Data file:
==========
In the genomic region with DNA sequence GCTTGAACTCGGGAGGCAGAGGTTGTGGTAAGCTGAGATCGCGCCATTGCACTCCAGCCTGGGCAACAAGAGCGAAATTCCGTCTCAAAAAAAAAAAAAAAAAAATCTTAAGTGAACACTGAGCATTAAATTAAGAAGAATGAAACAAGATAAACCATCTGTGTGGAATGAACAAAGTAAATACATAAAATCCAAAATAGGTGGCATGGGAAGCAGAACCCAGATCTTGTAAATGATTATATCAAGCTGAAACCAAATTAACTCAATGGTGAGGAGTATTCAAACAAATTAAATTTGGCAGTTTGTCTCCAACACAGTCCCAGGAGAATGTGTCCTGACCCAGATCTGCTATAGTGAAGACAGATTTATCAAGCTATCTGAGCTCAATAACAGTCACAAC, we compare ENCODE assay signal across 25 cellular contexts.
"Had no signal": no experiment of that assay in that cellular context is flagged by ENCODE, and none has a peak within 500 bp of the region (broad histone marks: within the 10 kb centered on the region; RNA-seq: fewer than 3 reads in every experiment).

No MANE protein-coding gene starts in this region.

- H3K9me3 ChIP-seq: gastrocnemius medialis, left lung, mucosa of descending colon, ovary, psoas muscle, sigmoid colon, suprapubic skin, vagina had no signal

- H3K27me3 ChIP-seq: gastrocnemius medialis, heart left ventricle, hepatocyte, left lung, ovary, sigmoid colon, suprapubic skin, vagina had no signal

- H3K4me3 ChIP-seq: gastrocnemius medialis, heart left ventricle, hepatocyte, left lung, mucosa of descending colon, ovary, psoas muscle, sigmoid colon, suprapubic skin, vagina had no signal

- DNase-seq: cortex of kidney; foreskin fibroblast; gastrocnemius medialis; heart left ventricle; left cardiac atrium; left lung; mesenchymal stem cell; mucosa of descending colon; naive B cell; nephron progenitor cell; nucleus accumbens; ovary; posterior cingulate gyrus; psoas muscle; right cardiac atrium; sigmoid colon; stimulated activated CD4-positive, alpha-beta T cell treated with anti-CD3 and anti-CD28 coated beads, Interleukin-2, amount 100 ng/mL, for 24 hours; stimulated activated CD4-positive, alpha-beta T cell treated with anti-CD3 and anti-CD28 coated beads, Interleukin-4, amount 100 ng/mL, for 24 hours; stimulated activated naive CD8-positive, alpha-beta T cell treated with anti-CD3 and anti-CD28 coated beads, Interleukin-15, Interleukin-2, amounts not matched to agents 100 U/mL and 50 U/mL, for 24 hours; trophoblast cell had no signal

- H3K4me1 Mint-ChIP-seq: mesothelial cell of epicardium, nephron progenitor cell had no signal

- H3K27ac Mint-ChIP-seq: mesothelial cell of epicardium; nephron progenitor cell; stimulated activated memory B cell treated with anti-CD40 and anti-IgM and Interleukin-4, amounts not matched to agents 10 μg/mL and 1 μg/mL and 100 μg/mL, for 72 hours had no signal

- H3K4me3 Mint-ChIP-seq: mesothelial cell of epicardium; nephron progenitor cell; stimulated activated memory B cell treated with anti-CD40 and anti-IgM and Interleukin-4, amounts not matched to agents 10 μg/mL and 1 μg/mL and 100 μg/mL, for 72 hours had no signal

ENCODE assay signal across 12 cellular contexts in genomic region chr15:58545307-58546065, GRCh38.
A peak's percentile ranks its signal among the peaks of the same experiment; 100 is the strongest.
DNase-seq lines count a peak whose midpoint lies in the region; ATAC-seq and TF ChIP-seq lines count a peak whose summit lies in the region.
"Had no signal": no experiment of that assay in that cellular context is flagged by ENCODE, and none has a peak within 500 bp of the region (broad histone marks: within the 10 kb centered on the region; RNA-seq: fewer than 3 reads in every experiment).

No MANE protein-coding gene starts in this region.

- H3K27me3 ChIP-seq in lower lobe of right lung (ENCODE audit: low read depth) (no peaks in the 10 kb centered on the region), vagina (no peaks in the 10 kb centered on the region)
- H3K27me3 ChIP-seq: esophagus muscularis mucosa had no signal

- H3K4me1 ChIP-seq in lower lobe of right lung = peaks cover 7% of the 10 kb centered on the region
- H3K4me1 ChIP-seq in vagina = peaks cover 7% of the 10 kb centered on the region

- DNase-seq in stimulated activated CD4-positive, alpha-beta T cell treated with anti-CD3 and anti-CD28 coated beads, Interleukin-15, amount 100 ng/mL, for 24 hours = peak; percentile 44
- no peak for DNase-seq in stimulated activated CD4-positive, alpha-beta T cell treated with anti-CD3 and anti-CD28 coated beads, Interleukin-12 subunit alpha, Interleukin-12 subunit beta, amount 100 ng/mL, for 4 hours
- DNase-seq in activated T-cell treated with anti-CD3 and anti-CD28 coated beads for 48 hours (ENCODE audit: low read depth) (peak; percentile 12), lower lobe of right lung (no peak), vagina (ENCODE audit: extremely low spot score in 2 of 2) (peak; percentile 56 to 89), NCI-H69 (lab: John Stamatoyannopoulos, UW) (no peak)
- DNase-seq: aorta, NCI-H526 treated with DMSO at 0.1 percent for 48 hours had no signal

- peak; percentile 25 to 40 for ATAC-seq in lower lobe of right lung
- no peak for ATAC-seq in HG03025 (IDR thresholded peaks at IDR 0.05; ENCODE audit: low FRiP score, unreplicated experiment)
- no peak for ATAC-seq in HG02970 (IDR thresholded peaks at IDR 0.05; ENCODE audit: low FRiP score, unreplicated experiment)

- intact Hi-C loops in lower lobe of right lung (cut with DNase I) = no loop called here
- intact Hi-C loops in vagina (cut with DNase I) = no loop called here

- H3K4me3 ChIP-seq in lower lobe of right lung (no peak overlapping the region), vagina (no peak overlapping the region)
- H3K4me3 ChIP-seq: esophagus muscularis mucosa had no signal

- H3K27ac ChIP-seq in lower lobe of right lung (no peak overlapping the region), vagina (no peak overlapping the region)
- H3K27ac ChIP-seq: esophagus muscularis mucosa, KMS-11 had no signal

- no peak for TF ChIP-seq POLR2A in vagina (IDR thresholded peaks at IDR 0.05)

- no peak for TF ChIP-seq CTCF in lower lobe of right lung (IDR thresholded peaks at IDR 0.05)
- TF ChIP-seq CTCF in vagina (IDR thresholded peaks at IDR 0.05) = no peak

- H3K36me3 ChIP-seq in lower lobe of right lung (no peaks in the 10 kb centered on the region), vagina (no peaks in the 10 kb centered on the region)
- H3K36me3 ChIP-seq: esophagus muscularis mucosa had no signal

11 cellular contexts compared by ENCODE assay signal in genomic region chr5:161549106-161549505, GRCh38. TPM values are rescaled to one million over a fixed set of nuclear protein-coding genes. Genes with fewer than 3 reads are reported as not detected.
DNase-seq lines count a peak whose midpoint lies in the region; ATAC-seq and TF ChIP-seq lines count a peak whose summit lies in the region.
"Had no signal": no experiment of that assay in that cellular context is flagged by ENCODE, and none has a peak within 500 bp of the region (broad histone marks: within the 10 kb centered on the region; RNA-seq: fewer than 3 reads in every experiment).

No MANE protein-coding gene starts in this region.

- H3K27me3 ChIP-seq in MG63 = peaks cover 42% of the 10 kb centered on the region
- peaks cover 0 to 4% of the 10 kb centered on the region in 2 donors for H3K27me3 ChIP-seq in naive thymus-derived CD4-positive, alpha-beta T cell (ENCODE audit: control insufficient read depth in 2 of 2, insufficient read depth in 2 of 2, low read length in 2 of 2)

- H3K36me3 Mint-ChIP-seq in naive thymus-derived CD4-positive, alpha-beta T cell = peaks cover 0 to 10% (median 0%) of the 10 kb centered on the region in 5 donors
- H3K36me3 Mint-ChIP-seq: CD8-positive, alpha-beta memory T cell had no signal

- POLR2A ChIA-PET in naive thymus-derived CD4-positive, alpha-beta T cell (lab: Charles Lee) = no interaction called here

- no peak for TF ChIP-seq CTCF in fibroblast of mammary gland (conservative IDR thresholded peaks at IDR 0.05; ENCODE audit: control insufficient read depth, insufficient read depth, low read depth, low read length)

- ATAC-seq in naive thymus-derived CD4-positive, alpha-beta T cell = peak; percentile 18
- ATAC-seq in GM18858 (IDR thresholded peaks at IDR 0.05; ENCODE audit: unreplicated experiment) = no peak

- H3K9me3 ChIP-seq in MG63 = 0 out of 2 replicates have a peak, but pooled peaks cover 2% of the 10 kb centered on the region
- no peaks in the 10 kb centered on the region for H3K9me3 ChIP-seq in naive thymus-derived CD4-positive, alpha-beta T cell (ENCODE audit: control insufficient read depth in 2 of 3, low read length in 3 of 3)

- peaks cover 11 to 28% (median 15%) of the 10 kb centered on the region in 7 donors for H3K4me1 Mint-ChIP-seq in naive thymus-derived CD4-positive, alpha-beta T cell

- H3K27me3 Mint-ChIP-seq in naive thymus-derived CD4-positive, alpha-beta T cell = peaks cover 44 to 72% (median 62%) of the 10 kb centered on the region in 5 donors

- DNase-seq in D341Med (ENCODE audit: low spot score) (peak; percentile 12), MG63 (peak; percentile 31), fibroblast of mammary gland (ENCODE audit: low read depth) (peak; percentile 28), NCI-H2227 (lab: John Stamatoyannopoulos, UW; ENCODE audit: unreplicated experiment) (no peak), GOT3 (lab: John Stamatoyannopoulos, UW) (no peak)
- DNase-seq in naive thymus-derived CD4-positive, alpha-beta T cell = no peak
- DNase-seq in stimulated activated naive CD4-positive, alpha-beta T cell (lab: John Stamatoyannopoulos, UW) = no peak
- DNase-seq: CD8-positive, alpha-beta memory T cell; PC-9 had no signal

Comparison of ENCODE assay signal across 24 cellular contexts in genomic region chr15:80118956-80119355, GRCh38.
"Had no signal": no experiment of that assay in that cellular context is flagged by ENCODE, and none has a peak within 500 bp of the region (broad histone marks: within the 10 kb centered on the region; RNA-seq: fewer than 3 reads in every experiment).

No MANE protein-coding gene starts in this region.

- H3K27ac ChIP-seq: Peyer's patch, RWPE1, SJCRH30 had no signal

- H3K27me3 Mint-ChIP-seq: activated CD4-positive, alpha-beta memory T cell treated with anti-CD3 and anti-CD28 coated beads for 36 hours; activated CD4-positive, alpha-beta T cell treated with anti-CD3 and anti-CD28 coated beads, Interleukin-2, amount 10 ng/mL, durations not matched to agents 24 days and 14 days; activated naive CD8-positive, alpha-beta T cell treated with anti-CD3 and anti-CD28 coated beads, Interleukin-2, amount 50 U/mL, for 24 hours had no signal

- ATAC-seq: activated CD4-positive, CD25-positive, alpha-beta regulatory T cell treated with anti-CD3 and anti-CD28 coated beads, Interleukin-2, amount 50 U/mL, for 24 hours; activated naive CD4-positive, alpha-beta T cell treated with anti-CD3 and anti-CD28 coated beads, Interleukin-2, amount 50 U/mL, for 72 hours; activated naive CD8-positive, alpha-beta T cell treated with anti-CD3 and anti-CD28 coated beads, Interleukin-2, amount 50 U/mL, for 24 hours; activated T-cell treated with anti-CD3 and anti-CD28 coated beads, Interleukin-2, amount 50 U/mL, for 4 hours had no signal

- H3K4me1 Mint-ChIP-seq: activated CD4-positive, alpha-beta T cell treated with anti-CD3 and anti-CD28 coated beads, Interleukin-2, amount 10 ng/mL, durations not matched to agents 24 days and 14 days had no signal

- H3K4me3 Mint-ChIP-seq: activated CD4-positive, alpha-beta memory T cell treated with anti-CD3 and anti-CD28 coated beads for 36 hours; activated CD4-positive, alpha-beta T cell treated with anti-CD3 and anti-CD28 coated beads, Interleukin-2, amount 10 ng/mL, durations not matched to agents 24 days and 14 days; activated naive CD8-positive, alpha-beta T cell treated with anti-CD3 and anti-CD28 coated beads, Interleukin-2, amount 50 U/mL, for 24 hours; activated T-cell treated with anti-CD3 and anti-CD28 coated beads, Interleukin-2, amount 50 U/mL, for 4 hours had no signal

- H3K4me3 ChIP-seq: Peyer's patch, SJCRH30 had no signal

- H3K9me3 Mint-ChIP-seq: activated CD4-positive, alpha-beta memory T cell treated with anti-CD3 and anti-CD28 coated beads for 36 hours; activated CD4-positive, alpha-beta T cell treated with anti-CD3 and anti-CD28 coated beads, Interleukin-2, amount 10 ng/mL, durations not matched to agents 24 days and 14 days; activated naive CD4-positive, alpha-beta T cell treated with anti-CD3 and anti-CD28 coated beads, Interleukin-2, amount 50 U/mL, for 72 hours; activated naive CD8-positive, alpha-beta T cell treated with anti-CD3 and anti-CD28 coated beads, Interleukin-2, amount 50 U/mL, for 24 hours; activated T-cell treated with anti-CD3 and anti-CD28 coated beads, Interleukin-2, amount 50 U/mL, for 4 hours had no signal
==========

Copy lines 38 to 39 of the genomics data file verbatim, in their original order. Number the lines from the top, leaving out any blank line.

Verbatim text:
11 cellular contexts compared by ENCODE assay signal in genomic region chr5:161549106-161549505, GRCh38. TPM values are rescaled to one million over a fixed set of nuclear protein-coding genes. Genes with fewer than 3 reads are reported as not detected.
DNase-seq lines count a peak whose midpoint lies in the region; ATAC-seq and TF ChIP-seq lines count a peak whose summit lies in the region.